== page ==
Note: The degree requirements for the Ph.D. degree in Astronomy were recently revised, effective the Fall 2011 semester. Graduate students entering the University before the Fall 2011 semester have the option of using either the Fall 2011 degree requirements or the degree requirements in effect their first semester of enrollment.

Degree Requirements

Required Courses Required Hours-Entering with approved M.A./M.S. degree Required Hours-Entering with approved B.A./B.S. degree
Formal Coursework:    
    • ASTR 501, ASTR 502 81 8
    • Additional formal coursework (excluding thesis research, non-thesis research, and independent study credit hours, e.g., ASTR 599, ASTR 590) 0 24
        • Of the additional coursework, the minimum number of hours in the unit (excluding thesis research, non-thesis research, and independent study credit hours) N/A 8
        • Of the additional coursework, the minimum number of 500-level hours (excluding thesis research, non-thesis research, and independent study credit hours) N/A 8 (4 in the unit)
        • Based on Placement Exam results, students may be required to complete ASTR 404, 405, 406, and/or 414 during their first year. A maximum of 8 hours of these courses may be applied to the degree. 8 max 8 max
Research/Project/Independent Study Hours (e.g., ASTR 590; min/max applied toward degree): 4 min / 24 max 4 min / 32 max
Total Hours 64 96
Other Requirements:    
    • Minimum GPA 3.0 3.0
    • Masters Degree Required Before Admission to PhD? N/A No
    • Proficiency in Advanced Undergraduate Astronomy (see below) Yes Yes
    • Qualifying Exam Required No No
    • Preliminary Exam Required Yes Yes
    • Final Exam/Dissertation Defense Required Yes Yes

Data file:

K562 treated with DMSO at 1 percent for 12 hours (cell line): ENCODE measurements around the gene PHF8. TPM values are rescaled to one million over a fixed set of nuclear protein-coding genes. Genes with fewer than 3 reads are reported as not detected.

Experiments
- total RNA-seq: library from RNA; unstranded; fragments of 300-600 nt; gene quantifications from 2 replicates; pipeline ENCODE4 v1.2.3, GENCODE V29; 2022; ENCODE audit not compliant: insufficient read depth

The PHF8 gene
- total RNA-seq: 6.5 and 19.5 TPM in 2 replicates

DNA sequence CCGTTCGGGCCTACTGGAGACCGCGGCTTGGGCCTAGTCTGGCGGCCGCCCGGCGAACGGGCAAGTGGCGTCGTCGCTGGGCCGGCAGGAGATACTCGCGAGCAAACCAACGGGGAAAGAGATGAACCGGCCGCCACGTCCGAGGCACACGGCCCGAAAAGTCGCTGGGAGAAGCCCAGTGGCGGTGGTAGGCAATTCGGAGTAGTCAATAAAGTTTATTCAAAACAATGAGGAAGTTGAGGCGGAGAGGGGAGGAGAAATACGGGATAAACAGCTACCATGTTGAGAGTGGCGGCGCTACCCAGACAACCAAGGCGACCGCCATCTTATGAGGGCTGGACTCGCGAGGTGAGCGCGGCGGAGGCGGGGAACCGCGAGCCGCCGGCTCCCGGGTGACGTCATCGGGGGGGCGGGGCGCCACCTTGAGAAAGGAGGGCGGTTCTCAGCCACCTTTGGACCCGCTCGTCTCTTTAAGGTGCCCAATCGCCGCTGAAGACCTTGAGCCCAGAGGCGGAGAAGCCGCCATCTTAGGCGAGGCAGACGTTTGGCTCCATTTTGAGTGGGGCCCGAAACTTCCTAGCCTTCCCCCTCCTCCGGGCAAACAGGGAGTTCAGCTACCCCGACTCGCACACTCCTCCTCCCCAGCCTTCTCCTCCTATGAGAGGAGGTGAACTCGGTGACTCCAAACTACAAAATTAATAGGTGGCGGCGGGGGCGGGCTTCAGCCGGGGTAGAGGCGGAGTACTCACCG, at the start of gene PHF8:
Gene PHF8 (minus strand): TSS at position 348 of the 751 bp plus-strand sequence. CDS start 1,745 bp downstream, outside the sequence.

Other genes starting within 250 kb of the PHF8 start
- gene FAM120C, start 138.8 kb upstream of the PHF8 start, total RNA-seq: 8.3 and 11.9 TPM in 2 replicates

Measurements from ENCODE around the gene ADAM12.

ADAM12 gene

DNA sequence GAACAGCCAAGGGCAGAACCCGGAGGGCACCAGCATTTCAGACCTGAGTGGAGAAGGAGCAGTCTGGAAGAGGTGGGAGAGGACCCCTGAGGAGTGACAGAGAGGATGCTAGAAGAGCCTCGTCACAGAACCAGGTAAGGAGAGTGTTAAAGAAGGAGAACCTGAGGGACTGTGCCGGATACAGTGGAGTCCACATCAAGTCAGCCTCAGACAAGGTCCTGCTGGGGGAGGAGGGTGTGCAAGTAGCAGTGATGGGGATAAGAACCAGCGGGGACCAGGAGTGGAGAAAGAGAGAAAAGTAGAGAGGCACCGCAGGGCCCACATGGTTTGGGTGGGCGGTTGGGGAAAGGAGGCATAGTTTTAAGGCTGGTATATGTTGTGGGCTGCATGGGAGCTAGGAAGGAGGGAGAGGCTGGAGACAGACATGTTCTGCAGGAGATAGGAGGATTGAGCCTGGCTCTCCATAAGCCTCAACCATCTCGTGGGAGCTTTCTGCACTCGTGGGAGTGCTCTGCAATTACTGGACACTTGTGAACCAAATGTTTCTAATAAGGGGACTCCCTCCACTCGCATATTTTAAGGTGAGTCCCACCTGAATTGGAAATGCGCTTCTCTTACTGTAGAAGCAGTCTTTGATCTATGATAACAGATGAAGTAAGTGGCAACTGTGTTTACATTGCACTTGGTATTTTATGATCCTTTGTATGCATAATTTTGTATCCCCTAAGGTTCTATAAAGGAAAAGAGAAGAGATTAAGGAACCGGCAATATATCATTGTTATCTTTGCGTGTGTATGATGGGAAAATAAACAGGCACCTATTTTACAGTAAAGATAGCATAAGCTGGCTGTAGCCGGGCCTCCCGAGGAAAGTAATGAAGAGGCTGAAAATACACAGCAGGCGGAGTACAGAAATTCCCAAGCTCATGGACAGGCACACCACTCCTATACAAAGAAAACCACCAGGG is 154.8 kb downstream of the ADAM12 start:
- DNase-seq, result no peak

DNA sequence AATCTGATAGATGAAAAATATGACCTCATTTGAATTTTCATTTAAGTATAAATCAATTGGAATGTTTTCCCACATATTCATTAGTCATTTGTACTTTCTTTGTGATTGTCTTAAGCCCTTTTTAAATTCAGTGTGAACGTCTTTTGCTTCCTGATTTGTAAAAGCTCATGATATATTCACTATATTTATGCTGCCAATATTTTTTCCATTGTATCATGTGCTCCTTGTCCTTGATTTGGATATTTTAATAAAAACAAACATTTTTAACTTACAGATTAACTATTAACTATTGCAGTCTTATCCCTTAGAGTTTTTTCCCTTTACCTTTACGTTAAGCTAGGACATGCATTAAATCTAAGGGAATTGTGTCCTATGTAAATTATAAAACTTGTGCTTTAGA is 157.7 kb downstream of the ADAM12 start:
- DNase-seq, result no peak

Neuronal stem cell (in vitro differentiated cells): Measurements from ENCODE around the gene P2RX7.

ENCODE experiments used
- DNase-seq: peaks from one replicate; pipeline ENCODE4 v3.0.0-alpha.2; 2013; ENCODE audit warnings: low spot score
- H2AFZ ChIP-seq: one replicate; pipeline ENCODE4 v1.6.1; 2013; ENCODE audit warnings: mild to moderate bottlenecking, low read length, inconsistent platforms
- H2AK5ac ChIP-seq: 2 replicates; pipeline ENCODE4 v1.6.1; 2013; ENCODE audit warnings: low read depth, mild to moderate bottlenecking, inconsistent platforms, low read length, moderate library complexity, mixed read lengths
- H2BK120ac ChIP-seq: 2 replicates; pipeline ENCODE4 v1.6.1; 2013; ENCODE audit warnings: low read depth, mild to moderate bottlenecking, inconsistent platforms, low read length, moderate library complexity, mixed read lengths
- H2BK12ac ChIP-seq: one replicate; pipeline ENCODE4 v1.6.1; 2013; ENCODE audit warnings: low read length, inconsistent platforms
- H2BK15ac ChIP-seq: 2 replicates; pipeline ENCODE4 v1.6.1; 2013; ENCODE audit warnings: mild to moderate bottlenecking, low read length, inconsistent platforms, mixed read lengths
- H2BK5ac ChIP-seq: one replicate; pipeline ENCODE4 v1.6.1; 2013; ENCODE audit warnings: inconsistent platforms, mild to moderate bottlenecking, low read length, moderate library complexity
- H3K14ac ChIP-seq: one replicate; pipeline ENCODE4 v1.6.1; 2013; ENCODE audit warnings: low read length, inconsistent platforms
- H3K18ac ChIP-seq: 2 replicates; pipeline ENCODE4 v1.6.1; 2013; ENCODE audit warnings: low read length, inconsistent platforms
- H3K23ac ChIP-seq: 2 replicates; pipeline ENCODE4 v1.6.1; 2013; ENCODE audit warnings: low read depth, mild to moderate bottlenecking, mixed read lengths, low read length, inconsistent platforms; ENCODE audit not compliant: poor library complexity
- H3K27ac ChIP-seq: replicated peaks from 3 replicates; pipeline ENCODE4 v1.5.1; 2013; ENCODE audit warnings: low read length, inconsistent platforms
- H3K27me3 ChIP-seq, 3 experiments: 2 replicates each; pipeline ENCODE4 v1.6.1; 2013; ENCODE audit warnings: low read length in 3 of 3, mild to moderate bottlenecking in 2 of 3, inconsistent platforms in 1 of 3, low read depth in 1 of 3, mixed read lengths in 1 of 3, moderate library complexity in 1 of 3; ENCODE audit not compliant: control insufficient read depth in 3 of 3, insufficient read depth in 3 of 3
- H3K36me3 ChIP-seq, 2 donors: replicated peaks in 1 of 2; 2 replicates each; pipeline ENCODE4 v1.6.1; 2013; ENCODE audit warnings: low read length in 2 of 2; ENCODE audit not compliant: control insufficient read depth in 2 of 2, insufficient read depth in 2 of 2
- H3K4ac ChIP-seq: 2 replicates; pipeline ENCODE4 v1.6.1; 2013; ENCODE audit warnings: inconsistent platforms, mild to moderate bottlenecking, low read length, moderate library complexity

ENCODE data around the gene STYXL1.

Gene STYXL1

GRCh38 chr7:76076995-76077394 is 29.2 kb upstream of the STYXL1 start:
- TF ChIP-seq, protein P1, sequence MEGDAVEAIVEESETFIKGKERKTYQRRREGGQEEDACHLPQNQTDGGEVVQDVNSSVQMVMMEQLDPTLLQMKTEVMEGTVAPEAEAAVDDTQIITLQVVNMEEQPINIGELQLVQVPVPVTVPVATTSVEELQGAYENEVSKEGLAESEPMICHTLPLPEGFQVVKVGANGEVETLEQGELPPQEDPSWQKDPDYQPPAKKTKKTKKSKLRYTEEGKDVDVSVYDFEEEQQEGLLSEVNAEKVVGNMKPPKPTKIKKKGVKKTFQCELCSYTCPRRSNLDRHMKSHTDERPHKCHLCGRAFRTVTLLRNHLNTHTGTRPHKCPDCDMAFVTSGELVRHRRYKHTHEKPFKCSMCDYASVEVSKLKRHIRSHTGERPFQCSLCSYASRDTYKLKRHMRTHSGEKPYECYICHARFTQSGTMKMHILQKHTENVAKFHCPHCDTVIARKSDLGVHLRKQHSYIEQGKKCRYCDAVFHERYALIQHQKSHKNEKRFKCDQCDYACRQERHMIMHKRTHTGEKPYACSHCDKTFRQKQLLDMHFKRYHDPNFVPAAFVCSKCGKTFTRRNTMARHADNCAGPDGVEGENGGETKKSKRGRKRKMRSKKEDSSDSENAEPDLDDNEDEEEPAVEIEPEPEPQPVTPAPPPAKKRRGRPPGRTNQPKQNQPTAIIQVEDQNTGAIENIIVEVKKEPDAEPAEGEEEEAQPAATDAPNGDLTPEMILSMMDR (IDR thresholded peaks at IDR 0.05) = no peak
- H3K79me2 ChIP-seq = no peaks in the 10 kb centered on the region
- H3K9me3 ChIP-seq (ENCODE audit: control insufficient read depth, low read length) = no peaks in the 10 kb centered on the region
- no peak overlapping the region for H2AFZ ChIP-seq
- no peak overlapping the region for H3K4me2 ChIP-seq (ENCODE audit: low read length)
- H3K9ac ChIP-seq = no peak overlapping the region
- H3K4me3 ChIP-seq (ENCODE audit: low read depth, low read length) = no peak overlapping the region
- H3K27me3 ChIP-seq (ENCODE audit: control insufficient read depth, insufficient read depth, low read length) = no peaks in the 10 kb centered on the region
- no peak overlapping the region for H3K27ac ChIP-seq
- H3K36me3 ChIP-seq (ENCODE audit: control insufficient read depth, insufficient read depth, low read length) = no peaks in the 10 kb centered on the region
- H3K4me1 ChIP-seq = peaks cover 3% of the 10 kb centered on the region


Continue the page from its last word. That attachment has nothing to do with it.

• Dissertation Deposit Required Yes Yes

1. Students entering with an approved M.A. or M.S. degree may proficiency out of ASTR 502, 503, and/or 504 with departmental approval.  Other ASTR graduate courses must be taken for substitute credit hours.

Demonstrated Proficiency in Advanced Undergraduate Astronomy (ASTR 404, 405, 406, and 414) 

Students must show proficiency in the four courses by one of the following options:

  • Pass the appropriate section of the placement exam (four sections aligned to the four courses), which is offered at the start of every Fall semester.  A student can petition to take the exam once more the following year.  The decision on petition approval by the graduate advisor will depend on the student’s background and proficiency plan.
  • Pass the course with a B grade or better.
  • Students who have had an equivalent course at other institutions (B grade or better) may petition for those courses to count as proficiency.

First Summer Research Project (4 hours)

During the first summer in residence, each student will enroll in ASTR 590 (Independent Study) and will complete a research project with an Astronomy Department faculty member.  A paper reporting the results is required, which must be prepared in scientific journal style and approved by the faculty member.

Preliminary Examination 

Ph.D. Preliminary Examination consists of a written preliminary paper on the Ph.D. research topic and an oral examination. It must be passed by the end of the third year of study.

Dissertation/Final Examination

Completion of an original research project culminating in a dissertation publishable in whole or in part is required. The final examination is a defense of the doctoral dissertation.

Residence

Students must satisfy all general University residence requirements. In addition, students must satisfy all Graduate College requirements. Students should pay particular attention to the Graduate College policies on the composition of preliminary and final examination committees.

For additional details and requirements refer to the Graduate College Handbook.

Approved by the University Senate, May 2011